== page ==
Popular for its gorgeous beaches, unique windmill-dotted landscape and an adorable pelican named Petros, Mykonos is a Greek island that next to the popular island of Santorini but it certainly has a few hidden gems of its own.
So brush up on your Greek mythology and let’s take a look at the top 10 things to do in Mykonos.
With its labyrinthine streets, famous windmills and Petros the pelican wandering around, a stroll around Mykonos Town is highly recommended. Built by the Venetians in the 16th century, the windmills are the first landmarks you see when coming into Mykonos.
You might find yourself getting a bit lost among the streets of this tiny island, and there’s good reason for that. Mykonos’s streets were deliberately designed to confuse invading pirates; but you’ll be happy to know that all the streets eventually lead to the port, so enjoy a stroll and sip a coffee at one of the many cafes in town or along the waterfront.
No trip to Mykonos is complete without a visit to this UNESCO World Heritage Site, located 20 minutes away by small ferry. Ancient Greek mythology tells us that Delos is the birthplace of Apollo and Artemis, the children of Zeus conceived through his affair with Leto. Delos was a safe haven for Leto to give birth, away from the jealousy of Zeus’ wife. Whether you’re a fan of Greek mythology or not, wandering through the ancient ruins on Delos helps you realize the importance of this island and Greek gods — it was constructed solely as a testament to the gods.
Ano Mera — the only other “town” on Mykonos — is an approximate five-mile or 15-minute taxi ride from Mykonos Town. It’s not particularly well-known to tourists as it lacks a sea view, yet is well worth visiting for its 18th-century Monastery of Panagia Tourliani. The monastery’s architectural splendor includes intricate marble carvings and a massive Italian baroque altar screen. Ano Mera a quiet alternative to spending the day in Mykonos Town.
You can find secluded beaches on Mykonos if you know where to look. Head to the north coast of the island for Agios Sostis Beach, overlooked by Agios Sostis Chapel. The 250 meters of unspoiled sand is free of crowds and luxuries such as beach chairs and umbrellas. You’ll find that locals come here to swim. Kiki’s Taverna is located next to the church, and it offers simple local grilled food and a variety of salads. Because no busses service the area and the road is a little rough, the five-mile taxi ride will take approximately 20 minutes from Mykonos Town, but it’s well worth it.
For the more adventurous amongst you, discover the remote side of Mykonos by taking a sea kayaking trip with the cruise line or booking with Mykonos Kayak. Spend your time paddling in the Aegean waters. You’ll have the perfect opportunity to spot dolphins, monk seals, Mediterranean shags and gulls. You can also snorkel in the clear water and eat a simple, yet delicious lunch on a remote beach. Previous experience of kayaking is not necessary, but a reasonable level of fitness is required. Perfect for families and all age groups.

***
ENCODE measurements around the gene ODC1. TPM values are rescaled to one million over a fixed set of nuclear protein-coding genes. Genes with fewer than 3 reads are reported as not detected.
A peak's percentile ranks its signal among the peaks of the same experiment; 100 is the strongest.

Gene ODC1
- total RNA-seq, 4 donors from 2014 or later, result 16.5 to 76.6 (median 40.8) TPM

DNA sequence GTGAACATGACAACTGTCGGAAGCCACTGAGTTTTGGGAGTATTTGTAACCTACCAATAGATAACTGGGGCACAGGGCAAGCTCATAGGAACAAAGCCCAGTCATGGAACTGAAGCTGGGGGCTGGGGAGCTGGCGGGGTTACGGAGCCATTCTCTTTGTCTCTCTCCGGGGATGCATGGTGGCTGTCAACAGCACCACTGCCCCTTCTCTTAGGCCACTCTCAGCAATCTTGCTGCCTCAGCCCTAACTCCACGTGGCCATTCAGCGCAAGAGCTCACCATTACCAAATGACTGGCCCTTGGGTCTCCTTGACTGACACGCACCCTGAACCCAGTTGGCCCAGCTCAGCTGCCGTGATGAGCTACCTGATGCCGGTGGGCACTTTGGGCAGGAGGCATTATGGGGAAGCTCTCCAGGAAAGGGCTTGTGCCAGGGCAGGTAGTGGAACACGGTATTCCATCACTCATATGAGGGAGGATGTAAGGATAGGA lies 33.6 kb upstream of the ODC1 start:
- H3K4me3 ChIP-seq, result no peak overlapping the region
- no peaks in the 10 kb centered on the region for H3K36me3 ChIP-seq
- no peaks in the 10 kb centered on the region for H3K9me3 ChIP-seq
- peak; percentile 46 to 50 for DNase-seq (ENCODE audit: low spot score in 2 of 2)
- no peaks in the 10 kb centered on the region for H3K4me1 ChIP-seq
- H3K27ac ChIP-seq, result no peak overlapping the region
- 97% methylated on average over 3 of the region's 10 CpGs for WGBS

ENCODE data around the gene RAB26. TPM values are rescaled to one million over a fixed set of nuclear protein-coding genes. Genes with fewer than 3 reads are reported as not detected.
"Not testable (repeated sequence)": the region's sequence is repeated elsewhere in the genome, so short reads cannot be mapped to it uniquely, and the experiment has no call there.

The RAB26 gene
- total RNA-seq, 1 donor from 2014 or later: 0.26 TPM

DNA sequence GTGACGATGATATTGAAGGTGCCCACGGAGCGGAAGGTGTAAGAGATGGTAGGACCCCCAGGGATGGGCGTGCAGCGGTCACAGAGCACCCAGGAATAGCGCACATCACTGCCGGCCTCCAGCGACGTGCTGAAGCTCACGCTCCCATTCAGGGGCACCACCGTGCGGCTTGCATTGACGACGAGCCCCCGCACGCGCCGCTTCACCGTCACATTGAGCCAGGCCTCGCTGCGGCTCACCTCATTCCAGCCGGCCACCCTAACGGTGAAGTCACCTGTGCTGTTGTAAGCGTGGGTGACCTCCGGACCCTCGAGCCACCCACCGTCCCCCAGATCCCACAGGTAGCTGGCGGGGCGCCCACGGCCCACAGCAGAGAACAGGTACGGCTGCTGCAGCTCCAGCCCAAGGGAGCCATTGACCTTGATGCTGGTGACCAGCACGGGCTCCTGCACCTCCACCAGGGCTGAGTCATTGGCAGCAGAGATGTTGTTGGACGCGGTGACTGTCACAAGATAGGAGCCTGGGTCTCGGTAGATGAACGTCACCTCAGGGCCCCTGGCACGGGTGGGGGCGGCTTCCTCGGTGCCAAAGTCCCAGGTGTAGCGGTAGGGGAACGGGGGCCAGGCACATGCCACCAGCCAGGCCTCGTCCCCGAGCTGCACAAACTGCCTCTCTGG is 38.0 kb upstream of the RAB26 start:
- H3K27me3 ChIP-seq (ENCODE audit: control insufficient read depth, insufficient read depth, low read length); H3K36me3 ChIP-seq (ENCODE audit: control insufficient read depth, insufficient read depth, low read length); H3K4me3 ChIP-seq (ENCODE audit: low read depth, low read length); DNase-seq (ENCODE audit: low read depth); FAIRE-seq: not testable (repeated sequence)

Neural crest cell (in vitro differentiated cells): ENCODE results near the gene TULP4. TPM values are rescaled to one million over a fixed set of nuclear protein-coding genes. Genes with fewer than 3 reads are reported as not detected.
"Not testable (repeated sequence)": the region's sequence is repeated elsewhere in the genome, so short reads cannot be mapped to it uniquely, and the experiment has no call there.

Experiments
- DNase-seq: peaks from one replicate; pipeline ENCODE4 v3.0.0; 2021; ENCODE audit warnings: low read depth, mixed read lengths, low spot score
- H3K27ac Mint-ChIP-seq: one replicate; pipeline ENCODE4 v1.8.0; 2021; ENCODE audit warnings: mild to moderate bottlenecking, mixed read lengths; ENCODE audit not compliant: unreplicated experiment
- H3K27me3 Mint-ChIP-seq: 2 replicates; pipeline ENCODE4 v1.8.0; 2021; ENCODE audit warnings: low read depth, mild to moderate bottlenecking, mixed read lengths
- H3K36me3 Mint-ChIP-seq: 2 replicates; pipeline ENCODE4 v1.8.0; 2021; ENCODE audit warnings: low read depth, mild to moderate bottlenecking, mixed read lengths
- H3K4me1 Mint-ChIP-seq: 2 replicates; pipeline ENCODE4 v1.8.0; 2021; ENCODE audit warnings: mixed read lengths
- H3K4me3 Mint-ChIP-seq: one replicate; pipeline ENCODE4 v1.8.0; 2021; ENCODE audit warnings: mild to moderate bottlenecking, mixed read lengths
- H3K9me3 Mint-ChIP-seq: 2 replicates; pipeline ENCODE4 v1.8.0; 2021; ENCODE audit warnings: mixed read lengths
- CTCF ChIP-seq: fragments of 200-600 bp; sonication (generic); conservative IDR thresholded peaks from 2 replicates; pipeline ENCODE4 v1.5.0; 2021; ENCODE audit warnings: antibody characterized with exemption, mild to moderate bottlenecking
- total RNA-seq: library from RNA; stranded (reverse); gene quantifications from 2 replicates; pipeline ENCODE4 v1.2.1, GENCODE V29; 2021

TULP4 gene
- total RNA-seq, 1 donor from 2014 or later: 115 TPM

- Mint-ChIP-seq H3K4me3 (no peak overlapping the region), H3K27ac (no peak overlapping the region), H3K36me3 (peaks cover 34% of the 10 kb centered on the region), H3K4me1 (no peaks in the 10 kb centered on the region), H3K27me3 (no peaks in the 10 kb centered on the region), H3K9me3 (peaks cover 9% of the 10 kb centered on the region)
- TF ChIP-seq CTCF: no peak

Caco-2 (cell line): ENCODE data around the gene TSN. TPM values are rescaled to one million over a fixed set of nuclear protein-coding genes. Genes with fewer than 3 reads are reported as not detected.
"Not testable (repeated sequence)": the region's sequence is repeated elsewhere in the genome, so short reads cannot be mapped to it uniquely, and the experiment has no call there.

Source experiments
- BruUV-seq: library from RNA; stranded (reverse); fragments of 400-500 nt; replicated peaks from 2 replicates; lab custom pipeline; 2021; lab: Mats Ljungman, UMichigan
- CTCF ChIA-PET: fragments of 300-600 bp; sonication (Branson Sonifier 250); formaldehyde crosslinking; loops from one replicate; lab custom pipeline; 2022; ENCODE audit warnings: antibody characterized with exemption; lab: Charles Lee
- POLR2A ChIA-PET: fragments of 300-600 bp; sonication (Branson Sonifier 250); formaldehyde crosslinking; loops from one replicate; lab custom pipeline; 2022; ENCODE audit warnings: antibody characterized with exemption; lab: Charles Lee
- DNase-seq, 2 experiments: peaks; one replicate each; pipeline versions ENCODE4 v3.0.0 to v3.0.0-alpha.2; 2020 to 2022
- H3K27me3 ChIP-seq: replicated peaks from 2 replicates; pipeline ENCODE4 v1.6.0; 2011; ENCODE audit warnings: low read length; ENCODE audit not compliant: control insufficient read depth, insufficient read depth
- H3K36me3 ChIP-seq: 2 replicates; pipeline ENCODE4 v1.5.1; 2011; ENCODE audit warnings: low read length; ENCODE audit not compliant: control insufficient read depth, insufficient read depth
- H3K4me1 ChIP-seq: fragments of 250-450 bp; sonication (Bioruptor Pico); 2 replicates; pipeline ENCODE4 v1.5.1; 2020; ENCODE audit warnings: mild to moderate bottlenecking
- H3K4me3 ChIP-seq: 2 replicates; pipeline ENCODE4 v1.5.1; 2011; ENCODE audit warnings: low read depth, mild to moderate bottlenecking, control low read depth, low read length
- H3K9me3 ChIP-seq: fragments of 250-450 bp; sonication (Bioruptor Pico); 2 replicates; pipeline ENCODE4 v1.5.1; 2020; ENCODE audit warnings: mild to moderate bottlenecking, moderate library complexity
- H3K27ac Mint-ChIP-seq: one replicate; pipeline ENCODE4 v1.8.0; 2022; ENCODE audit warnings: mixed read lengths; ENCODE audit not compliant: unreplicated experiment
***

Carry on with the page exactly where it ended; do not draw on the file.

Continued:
Referred to as the “Island of the Winds” due to the strong Meltemi, a dry northwesterly wind that blows across the island in the summer, Mykonos is perfect for those who want to try their hand at windsurfing. Ftelia, a large, undeveloped sandy beach, is the best place to do so because the breeze blows year-round. Plus, with two tavernas nearby, if you don’t want to rent your own gear and try it for yourself, you can just relax and watch others.
Yummy Pedals offers cycling tours around the historic and local parts of the island that are not often explored by tourists; in fact, some are only accessible by foot or bicycle. See historic houses, old mines, small villages and beautiful churches. And for lunch you’ll head to a secluded beach inaccessible by car; you’ll stop for a bite to eat and enjoy homemade lemonade. Because tours finish at vineyard of Vioma you can conclude your tour with a wine and local-produce tasting.
For those wishing to taste Mykonian wine, a trip to the old monastery vineyard at Mykonos Vioma farm in the village of Ano Mera is a must-do. Sample the organic red and white wines served with meze dishes specific to Mykonos, such as spicy Kopanisti cheese and traditional pork sausage. Sample salads made from herbs and vegetables picked right from the farm and fresh eggs from their chickens. Talk about farm to table. If you’re cruising to Mykonos during the wine-harvesting period of September, you’re in for an extra treat. You can help crush the grapes the traditional way — with your feet.
If you’re interested in understanding more about Mykonos’s history, the Mykonos Folk Museum, Agricultural Museum and Aegean Maritime Museum — all located in Mykonos Town — are well worth a visit.
- The Mykonos Folk Museum has exhibits of Cycladic costumes, traditional musical instruments, historic paintings and old photographs of the island.
- The Agricultural Museum (located by the windmills) will give you further insight into the island’s farming history with a display of tools (such as an ancient wine press, bread oven and waterwheel) and an old preserved miller’s home with period decorations.
- The Aegean Maritime Museum highlights Mykonos’ nautical past through ancient maps and navigational equipment. Be sure to head to the garden, where you’ll see large ship anchors and the largest lighthouse in the Aegean.
If you’re visiting Mykonos in June and July, you’ll be fortunate to experience the biennale. Launched in 2013, the Mykonos Biennale is an annual event that transforms the island into a cultural hotspot through theatrical performances, cultural attractions and artistic productions. Locations such as the windmills and small churches turn into exhibition spaces and showcase work from some of the world’s leading artists.